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Piggyback on the Athletes!

Focus and maximize our effort by using the innate power and persuasion of student-athletes as our message 'prosyletizers', spreading the word and appeal of natural, healthy foods.

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Written by DeletedUser

The power of the 'popular' kids defines the American child's school life. While the particular appeal of some kid Vs. another might sometimes feel arbitrary, in America, among both males and females, athletes enjoy a degree of social acceptance, respect and even worship rarely accorded those on the sidelines. This is your target. Here's why.

By using these kids to educate others, you focus on those who have natural leadership and social skills and are already looked up to by their peers. Furthermore, athletes as a group have a built in incentive to eat healthier (even if they don't always do it) and coaches already formally and informally, discuss the basics of good nutrition and how it affects performance. So, the idea is to use these kids, these athletes, as 'billboards', as educators, as proselytizers and general PR vehicles for healthy food. Instead of spending huge amounts of money trying to do a blanket education/enlightenment program, use them in the same way that the anti-drug and alcohol programs do.

Through school managed programs, athletes would be taught more about the importance and use of fresh foods -- the difference between processed and real, seasonal choices, simple recipes, balanced nutrition etc. -- and then they, in turn would meet with larger groups of younger kids within their school or at local schools. Older athletes would talk to younger kids as they are even more revered. At the high school level the program could engage college or even pro athletes as role models and healthy food mentors.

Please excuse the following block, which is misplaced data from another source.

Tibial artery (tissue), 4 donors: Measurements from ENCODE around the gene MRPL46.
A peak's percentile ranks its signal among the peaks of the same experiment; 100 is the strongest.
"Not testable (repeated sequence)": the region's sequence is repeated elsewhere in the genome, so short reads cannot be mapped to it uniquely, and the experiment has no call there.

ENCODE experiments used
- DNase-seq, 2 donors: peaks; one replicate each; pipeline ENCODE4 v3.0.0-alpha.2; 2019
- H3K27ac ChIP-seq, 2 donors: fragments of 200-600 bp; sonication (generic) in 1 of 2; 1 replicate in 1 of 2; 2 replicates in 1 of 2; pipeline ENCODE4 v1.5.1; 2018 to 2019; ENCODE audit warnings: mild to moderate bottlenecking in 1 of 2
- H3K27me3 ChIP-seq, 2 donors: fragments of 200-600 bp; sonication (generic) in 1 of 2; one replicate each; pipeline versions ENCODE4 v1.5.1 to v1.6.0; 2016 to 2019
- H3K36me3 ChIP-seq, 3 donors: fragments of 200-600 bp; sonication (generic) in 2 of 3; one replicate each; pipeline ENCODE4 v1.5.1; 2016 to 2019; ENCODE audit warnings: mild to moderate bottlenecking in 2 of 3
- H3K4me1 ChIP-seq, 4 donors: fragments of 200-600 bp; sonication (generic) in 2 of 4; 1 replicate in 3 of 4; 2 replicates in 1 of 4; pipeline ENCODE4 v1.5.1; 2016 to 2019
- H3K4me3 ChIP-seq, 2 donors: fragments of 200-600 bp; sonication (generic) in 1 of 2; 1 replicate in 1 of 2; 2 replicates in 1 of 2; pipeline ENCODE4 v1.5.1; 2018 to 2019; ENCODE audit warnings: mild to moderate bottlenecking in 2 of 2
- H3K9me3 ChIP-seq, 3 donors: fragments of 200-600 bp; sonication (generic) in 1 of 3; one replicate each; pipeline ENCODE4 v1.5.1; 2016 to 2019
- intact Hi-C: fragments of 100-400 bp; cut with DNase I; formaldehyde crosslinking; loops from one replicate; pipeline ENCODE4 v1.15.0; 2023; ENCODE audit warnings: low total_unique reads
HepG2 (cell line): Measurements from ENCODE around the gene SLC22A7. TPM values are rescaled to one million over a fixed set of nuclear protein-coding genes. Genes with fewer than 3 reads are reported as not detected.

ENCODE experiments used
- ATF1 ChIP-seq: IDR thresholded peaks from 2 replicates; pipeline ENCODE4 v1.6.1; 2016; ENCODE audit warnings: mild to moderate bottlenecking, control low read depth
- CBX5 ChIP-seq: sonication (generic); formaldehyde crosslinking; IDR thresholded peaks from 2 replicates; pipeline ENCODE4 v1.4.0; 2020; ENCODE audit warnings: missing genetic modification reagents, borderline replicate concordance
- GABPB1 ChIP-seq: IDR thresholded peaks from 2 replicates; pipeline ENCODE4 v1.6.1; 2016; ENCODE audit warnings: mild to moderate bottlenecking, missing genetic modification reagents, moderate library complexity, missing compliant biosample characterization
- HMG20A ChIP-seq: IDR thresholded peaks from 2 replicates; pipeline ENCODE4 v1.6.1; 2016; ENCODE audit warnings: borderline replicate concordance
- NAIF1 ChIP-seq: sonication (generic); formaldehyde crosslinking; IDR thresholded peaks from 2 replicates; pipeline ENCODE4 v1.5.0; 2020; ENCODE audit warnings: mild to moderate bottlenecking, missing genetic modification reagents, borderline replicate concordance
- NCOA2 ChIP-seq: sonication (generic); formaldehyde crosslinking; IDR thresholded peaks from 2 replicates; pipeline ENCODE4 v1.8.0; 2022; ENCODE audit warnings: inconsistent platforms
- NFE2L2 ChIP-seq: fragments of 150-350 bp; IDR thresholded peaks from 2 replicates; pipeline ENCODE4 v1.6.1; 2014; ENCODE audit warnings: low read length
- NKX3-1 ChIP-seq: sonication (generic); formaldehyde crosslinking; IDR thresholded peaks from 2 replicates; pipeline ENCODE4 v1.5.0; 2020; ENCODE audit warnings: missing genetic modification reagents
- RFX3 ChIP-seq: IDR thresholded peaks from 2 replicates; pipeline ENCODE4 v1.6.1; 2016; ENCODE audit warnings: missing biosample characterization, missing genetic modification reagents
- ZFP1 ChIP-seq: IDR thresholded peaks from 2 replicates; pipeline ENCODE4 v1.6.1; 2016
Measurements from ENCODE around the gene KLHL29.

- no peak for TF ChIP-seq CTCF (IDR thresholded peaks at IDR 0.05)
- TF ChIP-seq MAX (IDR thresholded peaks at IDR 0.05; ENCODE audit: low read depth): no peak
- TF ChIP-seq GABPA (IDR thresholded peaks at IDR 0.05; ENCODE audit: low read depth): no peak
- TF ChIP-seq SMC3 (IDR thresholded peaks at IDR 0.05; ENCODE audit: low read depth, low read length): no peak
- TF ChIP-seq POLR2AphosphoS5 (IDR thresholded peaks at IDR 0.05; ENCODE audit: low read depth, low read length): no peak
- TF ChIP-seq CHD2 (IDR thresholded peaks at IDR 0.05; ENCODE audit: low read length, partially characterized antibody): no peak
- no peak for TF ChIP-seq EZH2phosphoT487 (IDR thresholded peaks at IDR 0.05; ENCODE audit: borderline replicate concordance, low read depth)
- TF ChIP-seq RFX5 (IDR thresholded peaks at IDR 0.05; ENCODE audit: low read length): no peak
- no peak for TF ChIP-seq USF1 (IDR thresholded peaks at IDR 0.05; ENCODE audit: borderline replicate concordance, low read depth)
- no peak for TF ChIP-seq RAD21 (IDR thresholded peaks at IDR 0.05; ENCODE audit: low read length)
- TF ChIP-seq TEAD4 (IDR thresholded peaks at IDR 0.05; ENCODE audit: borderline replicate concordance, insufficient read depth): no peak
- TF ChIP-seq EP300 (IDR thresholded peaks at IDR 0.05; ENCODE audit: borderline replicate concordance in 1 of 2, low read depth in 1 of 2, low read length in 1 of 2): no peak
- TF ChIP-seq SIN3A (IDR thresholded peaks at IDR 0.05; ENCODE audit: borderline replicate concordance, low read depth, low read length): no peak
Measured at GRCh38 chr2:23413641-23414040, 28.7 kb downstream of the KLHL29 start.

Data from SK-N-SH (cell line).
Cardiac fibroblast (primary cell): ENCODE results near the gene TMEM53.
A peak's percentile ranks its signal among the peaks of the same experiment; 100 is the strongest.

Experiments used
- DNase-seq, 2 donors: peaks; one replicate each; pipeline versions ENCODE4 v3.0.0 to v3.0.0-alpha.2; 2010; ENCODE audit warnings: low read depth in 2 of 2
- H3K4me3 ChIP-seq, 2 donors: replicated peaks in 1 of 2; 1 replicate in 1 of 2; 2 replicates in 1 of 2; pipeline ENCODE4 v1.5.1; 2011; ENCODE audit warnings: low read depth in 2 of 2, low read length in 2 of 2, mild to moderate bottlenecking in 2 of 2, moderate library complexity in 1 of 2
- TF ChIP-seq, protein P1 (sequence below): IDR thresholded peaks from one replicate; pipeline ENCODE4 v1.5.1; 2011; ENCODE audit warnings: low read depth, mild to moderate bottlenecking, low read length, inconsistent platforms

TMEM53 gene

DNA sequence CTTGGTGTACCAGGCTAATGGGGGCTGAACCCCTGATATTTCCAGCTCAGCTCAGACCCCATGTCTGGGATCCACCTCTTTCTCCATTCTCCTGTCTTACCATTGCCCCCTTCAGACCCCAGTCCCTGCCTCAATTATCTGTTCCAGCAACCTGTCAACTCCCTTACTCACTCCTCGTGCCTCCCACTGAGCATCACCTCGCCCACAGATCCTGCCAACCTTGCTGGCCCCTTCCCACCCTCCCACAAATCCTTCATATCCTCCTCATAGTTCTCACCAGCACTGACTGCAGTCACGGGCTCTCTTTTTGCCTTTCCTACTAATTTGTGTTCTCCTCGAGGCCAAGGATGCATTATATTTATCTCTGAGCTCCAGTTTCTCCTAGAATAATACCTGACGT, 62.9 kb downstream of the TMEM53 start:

Athletes would follow a template program of games, exercises and workshops . (Many of the ideas in the other concepts could be incorporated as part of the program here). Kids would 'graduate' from the program each year and receive awards and a final (natural, healthy) banquet would mark the end of the year just as in sports. Each year students would progress to a higher level program.
As incentive to the athletes, schools would give those who participate, special credit and acknowledgement that will appear on their school transcript.

Age of kids. The solutions to changing kids’ eating behaviors will vary depending on their age. What works for a toddler won’t necessarily fly for a teenager, although we suspect some concepts might be appropriate for all ages—even adults! Which age bracket does your concept address (tick all relevant boxes)?

  • Pre-school (Tots) 2-4
  • Elementary (Kids) 5-10
  • Middle school (Tweens) 11-13
  • High school (Teens) 14 -18
  • Young adults 18-21

Hurdles to success. Helping kids make smarter food choices comes with a variety of hurdles that have to be addressed in order for a design solution to be successful, which of these do you think that your Concept overcomes (tick all relevant boxes)?

  • Expense and Convenience
  • Peer Pressure
  • Lack of Knowledge

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Photo of Vincent Cheng

Interesting idea. Thought you'd find this "Athletes in Service" program that connects university student athletes with underserved city youth relevant: